Where land has, however, been converted into private property, without making rent in a peculiar manner answerable for the public expenses; where it has been bought and sold upon such terms, and the expectations of individuals have been adjusted to that order of things, rent of land could not be taken to supply exclusively the wants of the government, without injustice. It would be partial and unequal taxation; laying the burden of the state upon one set of individuals, and exempting the rest. It is a measure, therefore, never to be thought of by any government, which would regulate its proceedings by the principles of justice.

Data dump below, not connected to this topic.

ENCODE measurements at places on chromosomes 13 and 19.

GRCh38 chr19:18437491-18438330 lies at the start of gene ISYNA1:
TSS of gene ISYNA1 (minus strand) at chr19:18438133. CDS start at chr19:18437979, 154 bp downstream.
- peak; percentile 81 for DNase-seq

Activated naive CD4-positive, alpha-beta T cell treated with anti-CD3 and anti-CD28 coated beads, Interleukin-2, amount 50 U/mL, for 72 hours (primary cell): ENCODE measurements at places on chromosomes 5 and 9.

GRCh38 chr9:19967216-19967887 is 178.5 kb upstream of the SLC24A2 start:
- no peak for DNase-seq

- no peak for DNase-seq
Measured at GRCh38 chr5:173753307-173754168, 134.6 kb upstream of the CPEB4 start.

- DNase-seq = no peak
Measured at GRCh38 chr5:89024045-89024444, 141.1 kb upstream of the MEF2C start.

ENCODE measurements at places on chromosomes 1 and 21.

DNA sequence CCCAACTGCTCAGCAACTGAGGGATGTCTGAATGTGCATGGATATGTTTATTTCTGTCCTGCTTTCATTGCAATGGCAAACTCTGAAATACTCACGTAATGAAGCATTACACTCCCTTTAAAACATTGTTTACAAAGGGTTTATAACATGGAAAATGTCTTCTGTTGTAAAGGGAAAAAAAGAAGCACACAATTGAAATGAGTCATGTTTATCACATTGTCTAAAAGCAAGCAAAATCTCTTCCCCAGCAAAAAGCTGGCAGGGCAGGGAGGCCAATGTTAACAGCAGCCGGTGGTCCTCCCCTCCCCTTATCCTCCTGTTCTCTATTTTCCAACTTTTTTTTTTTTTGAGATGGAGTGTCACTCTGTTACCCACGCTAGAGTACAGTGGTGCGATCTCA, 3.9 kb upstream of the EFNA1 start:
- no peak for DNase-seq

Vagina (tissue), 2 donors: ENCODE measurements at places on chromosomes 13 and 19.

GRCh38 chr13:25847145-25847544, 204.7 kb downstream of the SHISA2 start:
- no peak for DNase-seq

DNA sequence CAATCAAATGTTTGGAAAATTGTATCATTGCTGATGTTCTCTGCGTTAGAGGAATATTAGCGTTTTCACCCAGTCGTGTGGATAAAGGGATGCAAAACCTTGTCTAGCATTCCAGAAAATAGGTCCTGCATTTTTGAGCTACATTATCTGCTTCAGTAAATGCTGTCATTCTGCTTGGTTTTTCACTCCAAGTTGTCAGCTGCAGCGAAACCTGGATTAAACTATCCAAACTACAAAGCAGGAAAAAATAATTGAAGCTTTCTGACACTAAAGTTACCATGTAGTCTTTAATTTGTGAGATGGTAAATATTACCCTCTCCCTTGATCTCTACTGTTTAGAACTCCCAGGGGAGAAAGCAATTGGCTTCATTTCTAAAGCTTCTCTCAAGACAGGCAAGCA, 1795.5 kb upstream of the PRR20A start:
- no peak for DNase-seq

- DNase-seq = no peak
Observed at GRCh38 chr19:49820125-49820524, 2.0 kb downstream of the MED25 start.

That rent, which is bought and sold, however; that rent, upon which the expectations of individuals are founded, and which, therefore, ought to be exempt from any peculiar tax, is the present rent; or at most the present, with the reasonable prospect of improvement. Beyond this, no man's speculations, either in making a purchase, or in making provision for a family, are entitled to extend. Suppose, now, that, in these circumstances, it were in the power of the legislature, by an act of its own, all other things remaining the same, to double that portion of the produce of the land which is strictly and properly rent: there would be no reason, in point of justice, why the legislature should not, and great reason, in point of expediency, why it should, avail itself of this, its own power, in behalf of the state; should devote as much as might be requisite of this new fund to defray the expenses of the government, and exempt the people. No injury would be done to the original land-owner. His rent, such as he had enjoyed it, and to a great degree such even as he bad expected to enjoy it, would remain the same. A great advantage would at the same time accrue to every individual in the community, by exemption from those contributions for the expense of the government, to which he would otherwise have had to submit.